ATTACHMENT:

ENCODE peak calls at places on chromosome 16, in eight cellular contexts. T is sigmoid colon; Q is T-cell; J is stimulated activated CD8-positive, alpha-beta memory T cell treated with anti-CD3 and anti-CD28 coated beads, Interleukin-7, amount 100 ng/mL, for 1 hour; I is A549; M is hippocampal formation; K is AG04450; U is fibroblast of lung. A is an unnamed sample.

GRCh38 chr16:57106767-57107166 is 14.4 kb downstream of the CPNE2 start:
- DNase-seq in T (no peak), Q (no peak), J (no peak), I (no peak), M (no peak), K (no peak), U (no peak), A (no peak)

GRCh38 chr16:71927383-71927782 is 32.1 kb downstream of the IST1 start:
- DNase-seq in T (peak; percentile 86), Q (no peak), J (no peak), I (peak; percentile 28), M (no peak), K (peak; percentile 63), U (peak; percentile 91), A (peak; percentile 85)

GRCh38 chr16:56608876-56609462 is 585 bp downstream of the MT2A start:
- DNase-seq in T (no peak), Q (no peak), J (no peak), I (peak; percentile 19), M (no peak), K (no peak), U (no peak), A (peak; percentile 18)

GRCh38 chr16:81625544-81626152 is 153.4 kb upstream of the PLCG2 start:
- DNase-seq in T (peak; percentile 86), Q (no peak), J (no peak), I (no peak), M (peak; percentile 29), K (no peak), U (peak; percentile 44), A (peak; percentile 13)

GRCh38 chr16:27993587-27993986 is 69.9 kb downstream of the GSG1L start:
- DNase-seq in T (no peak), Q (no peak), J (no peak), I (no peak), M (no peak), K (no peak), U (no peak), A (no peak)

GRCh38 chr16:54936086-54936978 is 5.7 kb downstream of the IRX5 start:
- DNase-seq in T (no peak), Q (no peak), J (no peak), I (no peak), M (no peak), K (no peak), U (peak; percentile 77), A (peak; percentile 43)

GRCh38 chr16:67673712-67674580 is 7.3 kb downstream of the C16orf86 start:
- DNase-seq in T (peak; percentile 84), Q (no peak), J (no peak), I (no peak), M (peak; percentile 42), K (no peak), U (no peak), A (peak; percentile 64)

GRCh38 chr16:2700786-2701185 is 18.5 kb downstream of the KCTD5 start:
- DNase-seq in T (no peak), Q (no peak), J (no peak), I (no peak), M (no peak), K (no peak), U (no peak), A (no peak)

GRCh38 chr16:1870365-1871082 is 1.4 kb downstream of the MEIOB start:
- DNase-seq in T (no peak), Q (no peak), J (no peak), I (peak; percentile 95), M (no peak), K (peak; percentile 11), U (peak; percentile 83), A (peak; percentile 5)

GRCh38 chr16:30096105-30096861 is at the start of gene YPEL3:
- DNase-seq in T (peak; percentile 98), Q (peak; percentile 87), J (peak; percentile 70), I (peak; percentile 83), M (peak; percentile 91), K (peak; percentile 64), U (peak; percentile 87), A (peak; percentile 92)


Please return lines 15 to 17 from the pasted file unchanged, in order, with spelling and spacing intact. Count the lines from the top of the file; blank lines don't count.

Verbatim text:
- DNase-seq in T (peak; percentile 84), Q (no peak), J (no peak), I (no peak), M (peak; percentile 42), K (no peak), U (no peak), A (peak; percentile 64)

GRCh38 chr16:2700786-2701185 is 18.5 kb downstream of the KCTD5 start:
- DNase-seq in T (no peak), Q (no peak), J (no peak), I (no peak), M (no peak), K (no peak), U (no peak), A (no peak)